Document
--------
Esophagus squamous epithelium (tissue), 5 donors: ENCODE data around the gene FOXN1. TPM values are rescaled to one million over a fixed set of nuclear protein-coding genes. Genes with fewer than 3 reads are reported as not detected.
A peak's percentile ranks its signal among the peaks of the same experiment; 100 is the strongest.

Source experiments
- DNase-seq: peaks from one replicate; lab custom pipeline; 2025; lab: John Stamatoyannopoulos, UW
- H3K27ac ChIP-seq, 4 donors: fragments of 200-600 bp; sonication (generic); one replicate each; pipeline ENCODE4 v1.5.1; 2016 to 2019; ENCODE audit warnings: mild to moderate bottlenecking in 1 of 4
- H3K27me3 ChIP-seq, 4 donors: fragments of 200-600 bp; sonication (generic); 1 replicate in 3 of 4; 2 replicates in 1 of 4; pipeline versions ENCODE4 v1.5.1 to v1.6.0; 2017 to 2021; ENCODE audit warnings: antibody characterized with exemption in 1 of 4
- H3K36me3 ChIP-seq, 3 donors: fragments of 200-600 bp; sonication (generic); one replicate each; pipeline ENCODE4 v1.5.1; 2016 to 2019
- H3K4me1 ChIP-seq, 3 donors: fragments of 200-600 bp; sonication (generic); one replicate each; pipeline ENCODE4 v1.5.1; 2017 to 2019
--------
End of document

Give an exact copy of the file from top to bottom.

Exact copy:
Esophagus squamous epithelium (tissue), 5 donors: ENCODE data around the gene FOXN1. TPM values are rescaled to one million over a fixed set of nuclear protein-coding genes. Genes with fewer than 3 reads are reported as not detected.
A peak's percentile ranks its signal among the peaks of the same experiment; 100 is the strongest.

Source experiments
- DNase-seq: peaks from one replicate; lab custom pipeline; 2025; lab: John Stamatoyannopoulos, UW
- H3K27ac ChIP-seq, 4 donors: fragments of 200-600 bp; sonication (generic); one replicate each; pipeline ENCODE4 v1.5.1; 2016 to 2019; ENCODE audit warnings: mild to moderate bottlenecking in 1 of 4
- H3K27me3 ChIP-seq, 4 donors: fragments of 200-600 bp; sonication (generic); 1 replicate in 3 of 4; 2 replicates in 1 of 4; pipeline versions ENCODE4 v1.5.1 to v1.6.0; 2017 to 2021; ENCODE audit warnings: antibody characterized with exemption in 1 of 4
- H3K36me3 ChIP-seq, 3 donors: fragments of 200-600 bp; sonication (generic); one replicate each; pipeline ENCODE4 v1.5.1; 2016 to 2019
- H3K4me1 ChIP-seq, 3 donors: fragments of 200-600 bp; sonication (generic); one replicate each; pipeline ENCODE4 v1.5.1; 2017 to 2019